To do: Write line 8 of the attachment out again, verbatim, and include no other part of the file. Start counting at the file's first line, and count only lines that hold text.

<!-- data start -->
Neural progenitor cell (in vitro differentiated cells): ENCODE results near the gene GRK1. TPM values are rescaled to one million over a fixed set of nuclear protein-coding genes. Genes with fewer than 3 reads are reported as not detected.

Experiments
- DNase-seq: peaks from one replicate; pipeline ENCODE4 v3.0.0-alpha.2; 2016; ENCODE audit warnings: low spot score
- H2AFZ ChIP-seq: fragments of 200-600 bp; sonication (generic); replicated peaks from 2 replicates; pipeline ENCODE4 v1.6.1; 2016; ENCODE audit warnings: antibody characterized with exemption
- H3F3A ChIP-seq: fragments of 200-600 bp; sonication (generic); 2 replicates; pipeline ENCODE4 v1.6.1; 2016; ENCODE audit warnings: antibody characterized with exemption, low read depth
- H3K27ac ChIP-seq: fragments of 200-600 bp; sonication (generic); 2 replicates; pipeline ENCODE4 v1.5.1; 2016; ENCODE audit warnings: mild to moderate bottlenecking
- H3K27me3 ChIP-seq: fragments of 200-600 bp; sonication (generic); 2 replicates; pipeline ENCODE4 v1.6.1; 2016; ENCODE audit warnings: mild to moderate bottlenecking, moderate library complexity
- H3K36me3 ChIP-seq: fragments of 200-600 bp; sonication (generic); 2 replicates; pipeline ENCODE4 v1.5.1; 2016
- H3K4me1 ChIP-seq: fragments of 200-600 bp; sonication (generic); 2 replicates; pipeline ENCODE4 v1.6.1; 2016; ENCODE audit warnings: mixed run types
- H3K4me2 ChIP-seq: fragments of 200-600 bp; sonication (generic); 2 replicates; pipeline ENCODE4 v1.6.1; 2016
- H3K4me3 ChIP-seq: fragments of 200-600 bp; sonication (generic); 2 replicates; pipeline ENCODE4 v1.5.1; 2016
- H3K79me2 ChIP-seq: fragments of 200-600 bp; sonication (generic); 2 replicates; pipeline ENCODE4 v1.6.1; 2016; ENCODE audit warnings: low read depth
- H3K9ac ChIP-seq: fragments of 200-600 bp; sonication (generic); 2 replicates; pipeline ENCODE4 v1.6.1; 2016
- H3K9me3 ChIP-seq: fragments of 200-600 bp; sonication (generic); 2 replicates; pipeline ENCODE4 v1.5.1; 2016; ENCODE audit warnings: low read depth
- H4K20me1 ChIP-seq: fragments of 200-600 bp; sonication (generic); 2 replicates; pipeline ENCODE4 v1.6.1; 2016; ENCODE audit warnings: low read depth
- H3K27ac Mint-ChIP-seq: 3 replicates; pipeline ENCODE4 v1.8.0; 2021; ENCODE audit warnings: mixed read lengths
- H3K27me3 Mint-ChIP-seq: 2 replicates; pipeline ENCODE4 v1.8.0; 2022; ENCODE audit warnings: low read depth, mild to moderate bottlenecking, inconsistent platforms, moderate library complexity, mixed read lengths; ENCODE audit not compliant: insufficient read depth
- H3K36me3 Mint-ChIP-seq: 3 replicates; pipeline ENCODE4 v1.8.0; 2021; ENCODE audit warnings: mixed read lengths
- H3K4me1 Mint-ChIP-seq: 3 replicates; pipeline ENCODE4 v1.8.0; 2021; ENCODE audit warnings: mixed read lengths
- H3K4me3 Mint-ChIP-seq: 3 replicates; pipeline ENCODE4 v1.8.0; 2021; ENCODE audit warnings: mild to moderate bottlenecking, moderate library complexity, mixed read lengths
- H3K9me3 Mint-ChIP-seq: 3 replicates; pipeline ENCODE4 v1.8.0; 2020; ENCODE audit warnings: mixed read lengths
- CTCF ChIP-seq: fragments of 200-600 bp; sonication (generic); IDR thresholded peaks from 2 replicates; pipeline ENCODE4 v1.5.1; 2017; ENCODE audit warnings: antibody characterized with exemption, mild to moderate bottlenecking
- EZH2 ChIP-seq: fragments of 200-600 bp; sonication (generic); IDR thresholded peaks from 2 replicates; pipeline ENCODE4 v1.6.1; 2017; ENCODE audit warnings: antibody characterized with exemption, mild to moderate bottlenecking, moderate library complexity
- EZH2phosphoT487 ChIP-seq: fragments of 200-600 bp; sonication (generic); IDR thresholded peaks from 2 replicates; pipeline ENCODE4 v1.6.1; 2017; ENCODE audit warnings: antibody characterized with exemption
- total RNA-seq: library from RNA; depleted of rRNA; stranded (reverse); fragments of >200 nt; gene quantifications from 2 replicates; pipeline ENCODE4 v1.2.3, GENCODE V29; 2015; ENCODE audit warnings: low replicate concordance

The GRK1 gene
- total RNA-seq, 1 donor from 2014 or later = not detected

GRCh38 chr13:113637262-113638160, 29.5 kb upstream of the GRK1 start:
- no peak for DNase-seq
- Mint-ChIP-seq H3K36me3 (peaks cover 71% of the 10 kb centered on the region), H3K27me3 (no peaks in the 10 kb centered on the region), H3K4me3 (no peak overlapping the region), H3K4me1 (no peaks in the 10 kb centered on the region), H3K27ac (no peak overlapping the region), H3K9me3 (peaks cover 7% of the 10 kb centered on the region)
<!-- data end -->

- H3K36me3 ChIP-seq: fragments of 200-600 bp; sonication (generic); 2 replicates; pipeline ENCODE4 v1.5.1; 2016